Growth in Nigeria’s manufacturing sector shrank to 19.2 percent in the fourth quarter of 2014 as poor electricity supply, with high input cost, occasioned by depreciating naira continued to bite hard on businesses, among several other challenges.
The National Bureau of Statistics (NBS) presented the sector’s nominal GDP growth for fourth quarter of 2014 at 19.12 percent (year-on-year), some 13.28 percentage points lower than the 32.40 percent recorded in the corresponding period of 2013. Growth was also 2.46 percentage points less than the third quarter of 2014 estimate, the bureau said in its fourth quarter GDP report.
However, the sector contributed 9.11 percent to overall nominal GDP growth in the fourth quarter of 2014, up from 8.65 percent recorded in the fourth quarter of 2013 and 9.77 percent in the third quarter of 2014.
Thirteen manufacturing and allied activities make up Nigeria’s manufacturing sector whose capacity utilisation has gone up to 54 percent, from around 46 percent in the first half of 2013. The sector is also one of the fastest growing in the economy, recording about 15 percent real growth in the first three quarters of 2014.
But in January, the sector’s real GDP growth stood at 13.47 percent (year-on- year), down from 24.59 percent growth recorded in fourth quarter of 2013 and also 2.52 percentage points lower than the figure recorded in quarter three of 2014.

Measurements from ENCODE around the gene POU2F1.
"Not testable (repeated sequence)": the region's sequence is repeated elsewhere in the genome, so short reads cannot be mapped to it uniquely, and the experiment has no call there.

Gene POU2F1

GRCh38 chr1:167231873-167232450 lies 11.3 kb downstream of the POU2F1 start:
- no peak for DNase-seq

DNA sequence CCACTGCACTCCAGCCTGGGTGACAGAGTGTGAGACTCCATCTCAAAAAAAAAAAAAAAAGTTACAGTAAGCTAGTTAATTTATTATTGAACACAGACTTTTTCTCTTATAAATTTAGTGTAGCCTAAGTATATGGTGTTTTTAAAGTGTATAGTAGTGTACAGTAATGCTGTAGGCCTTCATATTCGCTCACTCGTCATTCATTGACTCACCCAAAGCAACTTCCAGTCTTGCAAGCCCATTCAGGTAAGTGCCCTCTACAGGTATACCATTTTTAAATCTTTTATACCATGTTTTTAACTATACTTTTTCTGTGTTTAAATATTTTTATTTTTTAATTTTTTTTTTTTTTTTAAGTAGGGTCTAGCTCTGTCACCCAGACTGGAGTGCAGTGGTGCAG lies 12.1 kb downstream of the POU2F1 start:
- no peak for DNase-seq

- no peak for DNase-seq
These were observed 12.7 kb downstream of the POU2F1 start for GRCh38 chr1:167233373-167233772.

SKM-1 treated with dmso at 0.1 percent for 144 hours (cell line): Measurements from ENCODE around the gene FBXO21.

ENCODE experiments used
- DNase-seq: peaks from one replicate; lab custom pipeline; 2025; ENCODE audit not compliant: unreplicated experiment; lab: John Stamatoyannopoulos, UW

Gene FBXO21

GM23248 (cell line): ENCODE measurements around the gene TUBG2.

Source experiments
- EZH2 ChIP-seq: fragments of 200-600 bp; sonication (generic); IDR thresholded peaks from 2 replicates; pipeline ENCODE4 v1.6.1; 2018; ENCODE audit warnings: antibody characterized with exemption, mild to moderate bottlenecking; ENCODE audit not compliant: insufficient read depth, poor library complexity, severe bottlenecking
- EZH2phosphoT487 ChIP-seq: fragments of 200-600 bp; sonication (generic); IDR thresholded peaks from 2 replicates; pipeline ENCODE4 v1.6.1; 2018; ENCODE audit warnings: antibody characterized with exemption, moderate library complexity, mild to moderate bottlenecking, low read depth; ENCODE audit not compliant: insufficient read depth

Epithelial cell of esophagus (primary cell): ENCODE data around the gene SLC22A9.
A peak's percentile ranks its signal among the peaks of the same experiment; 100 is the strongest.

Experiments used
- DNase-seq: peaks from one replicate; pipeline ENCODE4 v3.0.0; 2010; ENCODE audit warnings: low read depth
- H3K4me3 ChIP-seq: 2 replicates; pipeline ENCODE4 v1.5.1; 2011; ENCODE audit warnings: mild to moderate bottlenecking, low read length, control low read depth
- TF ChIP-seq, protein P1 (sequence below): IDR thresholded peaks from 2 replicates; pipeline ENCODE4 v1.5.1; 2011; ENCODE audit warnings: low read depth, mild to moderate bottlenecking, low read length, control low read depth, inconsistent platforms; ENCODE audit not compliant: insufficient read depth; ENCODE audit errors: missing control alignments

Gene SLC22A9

The NBS said the textile, apparel & footwear; food, beverage and tobacco; and cement drove growth of the sector, increasing by 30.74 percent, 5.16 percent, and 32.01 percent, respectively.
Oil refining, cement, food, beverages and tobacco; textile, apparel, and footwear; wood and wood products; pulp paper and paper products; chemical and pharmaceutical products all make up the thirteen manufacturing and allied activities in Nigeria.
The rest are non-metallic products, plastic and rubber products, electrical and electronic, basic metal and iron and steel; motor vehicles and assembly.
The fastest growing activities, according to NBS figures, were non-metallic products, textile, apparel & footwear and chemical and pharmaceutical products, growing at rates of 41.64 percent, 39.98 percent and 38.57 percent, respectively.
The NBS had shown in an earlier note on its 2014 economic review and 2015 – 2017 Outlook that the Nigerian industrial sector had a more erratic output than the other sectors last year, partially due to electricity output, and the need to import key manufacturing inputs.
The federal data office explained that growth rate in 2014 largely reflected the irregular output in 2013, which became much more consistent in the following year.
“Analysis of growth year-on-year shows ups and downs in industrial output during year 2014,” the NBS stated, adding that the largest component of the industry sector remains crude petroleum and natural gas.
Interestingly, however, textiles, apparel and footwear, the sector’s fourth largest contributor to GDP, was the main driver of positive growth in that year.